This is almost certainly good news as there has rarely been any positive bulletins in terms of employment in four years. Since then however, a lot in the world has changed, including the way in which we use social media.

Back then, just before the financial crises in October 2008, people still used Myspace, Facebook had roughly 100,000,000 users (compared to today's 1 billion), and LinkedIn, after five years of activity, was still a fledgling in the social world.

Another change is the amount of time that we actually used social media in our daily lives. Today, according to the Daily Telegraph, the average Briton spends 15 hours a week on the internet, a fifty per cent increase from 2005.

Whereas social media was once used to plan the weekends, it is now used almost in everyday life; so much so that according to the quality and content of our profile pages, sites like Facebook can also have an effect on the jobs in which we attain.

In a recent study conducted by Computers in Personnel who provide HR Software, they interviewed 300 employers to find out who screened possible candidates through the medium of social media.

Interestingly, and perhaps harrowingly for some, the survey found that 91% of the employers interviewed used social media to screen applicants:

  • 91% used Facebook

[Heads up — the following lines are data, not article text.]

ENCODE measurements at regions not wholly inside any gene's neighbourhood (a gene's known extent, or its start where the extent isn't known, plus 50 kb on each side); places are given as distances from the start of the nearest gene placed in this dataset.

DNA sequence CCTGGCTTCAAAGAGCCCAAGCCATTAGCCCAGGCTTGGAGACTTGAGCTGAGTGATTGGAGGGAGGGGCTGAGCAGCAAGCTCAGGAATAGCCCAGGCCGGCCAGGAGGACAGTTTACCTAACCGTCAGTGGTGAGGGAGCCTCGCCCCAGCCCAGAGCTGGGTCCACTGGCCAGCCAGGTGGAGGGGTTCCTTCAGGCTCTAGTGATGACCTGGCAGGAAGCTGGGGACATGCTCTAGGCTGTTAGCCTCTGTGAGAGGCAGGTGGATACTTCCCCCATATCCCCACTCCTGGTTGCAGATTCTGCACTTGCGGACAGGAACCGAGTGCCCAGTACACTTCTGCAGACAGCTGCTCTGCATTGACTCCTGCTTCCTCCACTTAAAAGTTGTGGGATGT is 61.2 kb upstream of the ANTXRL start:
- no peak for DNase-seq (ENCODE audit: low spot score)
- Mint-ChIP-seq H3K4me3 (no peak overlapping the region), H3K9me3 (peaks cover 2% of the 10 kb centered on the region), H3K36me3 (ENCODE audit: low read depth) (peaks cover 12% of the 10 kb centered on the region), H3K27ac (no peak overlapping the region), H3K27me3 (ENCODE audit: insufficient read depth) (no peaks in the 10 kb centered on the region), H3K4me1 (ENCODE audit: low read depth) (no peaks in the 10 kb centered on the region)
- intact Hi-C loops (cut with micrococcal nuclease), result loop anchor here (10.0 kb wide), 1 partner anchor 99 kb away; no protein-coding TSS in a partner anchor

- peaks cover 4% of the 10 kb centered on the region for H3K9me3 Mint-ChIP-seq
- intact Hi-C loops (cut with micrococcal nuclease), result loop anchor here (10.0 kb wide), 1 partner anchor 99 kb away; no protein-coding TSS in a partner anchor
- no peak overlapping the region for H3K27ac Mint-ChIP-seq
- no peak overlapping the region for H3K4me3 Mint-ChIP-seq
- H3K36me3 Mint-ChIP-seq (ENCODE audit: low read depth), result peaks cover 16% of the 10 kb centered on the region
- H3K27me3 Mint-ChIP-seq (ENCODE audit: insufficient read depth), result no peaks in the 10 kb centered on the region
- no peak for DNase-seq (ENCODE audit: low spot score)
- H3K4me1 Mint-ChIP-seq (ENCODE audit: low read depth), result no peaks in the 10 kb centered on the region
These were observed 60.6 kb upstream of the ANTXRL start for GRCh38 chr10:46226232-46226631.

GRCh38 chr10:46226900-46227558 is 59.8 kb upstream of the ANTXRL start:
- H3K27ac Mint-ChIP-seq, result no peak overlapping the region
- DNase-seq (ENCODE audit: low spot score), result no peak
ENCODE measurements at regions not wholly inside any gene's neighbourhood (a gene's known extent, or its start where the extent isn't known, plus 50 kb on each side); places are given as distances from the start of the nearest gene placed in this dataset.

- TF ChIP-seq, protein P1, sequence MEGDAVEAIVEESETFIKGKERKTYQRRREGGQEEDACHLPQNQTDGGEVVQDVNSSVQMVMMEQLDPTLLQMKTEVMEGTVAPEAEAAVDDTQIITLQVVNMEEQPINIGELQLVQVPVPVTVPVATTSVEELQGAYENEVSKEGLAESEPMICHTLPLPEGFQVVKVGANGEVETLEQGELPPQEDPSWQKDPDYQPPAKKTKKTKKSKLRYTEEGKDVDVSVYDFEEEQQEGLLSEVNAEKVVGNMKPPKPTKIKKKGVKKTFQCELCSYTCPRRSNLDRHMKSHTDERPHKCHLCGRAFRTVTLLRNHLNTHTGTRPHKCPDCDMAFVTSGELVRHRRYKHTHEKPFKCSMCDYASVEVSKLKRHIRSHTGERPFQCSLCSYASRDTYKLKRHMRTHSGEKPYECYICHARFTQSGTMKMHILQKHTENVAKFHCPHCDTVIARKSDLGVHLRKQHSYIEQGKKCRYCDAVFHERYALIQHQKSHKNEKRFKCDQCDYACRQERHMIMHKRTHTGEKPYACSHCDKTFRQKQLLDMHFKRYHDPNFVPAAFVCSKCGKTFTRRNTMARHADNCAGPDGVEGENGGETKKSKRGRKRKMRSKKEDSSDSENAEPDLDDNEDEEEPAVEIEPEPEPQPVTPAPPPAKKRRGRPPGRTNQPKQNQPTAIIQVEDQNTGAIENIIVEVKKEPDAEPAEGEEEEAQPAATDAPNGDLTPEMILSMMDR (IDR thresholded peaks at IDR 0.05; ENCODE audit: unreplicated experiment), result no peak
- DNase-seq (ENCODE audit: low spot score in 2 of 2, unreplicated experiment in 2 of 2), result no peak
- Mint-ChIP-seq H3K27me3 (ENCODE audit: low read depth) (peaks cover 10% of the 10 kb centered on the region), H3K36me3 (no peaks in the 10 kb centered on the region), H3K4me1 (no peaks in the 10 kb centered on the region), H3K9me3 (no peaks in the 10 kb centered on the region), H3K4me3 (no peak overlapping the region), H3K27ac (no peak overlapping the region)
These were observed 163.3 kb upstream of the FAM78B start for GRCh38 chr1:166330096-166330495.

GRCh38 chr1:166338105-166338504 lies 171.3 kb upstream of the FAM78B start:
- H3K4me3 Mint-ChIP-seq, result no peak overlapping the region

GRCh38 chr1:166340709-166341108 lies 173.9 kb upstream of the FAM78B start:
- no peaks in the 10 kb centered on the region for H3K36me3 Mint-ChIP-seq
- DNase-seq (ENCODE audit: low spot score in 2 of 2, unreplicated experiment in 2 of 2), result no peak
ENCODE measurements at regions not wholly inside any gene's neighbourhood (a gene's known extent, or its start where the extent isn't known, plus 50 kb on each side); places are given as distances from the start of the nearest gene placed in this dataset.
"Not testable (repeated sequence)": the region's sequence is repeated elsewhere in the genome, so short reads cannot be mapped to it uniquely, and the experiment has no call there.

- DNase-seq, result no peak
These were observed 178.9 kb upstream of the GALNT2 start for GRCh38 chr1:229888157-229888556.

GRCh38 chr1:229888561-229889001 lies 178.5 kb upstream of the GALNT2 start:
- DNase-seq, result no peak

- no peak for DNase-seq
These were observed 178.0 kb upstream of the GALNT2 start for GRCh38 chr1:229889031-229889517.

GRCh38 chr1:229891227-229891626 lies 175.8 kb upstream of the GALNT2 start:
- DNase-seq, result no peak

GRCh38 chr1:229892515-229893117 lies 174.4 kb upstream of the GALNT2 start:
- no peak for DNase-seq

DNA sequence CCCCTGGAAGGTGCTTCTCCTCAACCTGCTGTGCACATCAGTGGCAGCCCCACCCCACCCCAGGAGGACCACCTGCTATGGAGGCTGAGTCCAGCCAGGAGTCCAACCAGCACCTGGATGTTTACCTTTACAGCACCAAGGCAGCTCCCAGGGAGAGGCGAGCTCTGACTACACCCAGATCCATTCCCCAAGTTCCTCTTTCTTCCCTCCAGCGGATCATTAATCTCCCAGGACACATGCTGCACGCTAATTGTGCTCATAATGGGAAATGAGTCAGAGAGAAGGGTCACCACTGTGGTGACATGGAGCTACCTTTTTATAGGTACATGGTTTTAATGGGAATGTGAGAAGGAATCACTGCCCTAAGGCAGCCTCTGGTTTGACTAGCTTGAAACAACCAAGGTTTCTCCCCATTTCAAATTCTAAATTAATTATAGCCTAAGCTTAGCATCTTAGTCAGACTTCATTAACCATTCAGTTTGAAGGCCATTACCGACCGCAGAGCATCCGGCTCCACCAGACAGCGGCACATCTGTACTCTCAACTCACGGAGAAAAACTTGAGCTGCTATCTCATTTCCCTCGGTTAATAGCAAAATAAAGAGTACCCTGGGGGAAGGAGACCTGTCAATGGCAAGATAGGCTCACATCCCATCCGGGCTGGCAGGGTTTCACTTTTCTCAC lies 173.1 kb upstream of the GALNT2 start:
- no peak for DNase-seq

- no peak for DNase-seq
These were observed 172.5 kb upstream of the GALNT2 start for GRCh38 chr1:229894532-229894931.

• 53% used Twitter
  • 48% used Linkedin

It is also interesting to consider that LinkedIn, the professional network, is the one that is least used by employers.

Despite this, the study also went into depth about what the employers thought of the accounts that they had viewed. From those that did screen via social media, the study found that a total of 61% of the employers had actually rejected candidates because of what they saw. The reasons of this varied considerably:

  • 13% found that the candidate had lied about their qualifications
  • 11% found inappropriate comments and photographs
  • 10% found discriminating comments and drug references
  • 7% were able to read confidential information about previous employment.

Although those figures may sound particularly disparaging, especially if you are currently looking for a job, the study also found that 68% of employers had also hired on the basis of what they found on the social networks:

  • 39% hired because they liked the candidate's personality
  • 36% found a match between the candidate's qualifications; the same percentage hired because of the creativity shown on the profiles.
  • 34% hired because the person showed good references
  • 24% hired because they found hidden awards or qualifications on a candidate's profile.

At a time where any old job would do, it is a disturbing thought to realise that you could actually be rejected for a job for a tweet that you potentially sent out over a year ago.

Considering too that 4% of employers would check a person's profile just minutes before making an employment offer, having the right privacy settings on your facebook could prove crucial to your career prospects.